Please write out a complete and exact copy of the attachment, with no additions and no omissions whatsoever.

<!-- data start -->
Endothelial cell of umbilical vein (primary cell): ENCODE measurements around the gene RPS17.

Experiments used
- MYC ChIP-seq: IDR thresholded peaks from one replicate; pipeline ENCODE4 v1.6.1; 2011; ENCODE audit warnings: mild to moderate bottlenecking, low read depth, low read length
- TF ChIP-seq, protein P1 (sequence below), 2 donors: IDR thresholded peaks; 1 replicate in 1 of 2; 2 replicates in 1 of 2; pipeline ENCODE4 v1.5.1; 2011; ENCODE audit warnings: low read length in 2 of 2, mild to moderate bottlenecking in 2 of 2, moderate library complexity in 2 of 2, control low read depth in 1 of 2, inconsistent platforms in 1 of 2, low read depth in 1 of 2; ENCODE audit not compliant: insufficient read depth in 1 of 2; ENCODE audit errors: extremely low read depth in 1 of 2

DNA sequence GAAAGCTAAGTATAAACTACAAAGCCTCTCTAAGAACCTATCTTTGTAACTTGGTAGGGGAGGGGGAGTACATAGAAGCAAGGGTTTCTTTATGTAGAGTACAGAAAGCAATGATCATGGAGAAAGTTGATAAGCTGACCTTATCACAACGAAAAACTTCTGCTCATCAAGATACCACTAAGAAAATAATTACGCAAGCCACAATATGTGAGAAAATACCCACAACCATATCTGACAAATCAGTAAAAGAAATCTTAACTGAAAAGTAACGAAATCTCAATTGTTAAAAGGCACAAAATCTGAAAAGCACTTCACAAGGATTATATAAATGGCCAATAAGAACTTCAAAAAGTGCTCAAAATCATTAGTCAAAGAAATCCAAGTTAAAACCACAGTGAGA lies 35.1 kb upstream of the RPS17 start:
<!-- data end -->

Endothelial cell of umbilical vein (primary cell): ENCODE measurements around the gene RPS17.

Experiments used
- MYC ChIP-seq: IDR thresholded peaks from one replicate; pipeline ENCODE4 v1.6.1; 2011; ENCODE audit warnings: mild to moderate bottlenecking, low read depth, low read length
- TF ChIP-seq, protein P1 (sequence below), 2 donors: IDR thresholded peaks; 1 replicate in 1 of 2; 2 replicates in 1 of 2; pipeline ENCODE4 v1.5.1; 2011; ENCODE audit warnings: low read length in 2 of 2, mild to moderate bottlenecking in 2 of 2, moderate library complexity in 2 of 2, control low read depth in 1 of 2, inconsistent platforms in 1 of 2, low read depth in 1 of 2; ENCODE audit not compliant: insufficient read depth in 1 of 2; ENCODE audit errors: extremely low read depth in 1 of 2

DNA sequence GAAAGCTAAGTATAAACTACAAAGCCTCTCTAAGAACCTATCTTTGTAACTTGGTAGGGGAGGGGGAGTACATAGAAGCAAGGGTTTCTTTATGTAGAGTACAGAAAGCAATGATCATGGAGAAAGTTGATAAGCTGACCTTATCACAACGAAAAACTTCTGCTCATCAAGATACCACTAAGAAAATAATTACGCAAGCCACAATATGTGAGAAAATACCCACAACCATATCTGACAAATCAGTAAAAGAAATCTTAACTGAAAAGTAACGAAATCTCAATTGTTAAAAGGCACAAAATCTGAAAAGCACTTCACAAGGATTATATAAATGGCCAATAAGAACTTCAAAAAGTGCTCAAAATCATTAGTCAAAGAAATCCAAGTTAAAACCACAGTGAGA lies 35.1 kb upstream of the RPS17 start: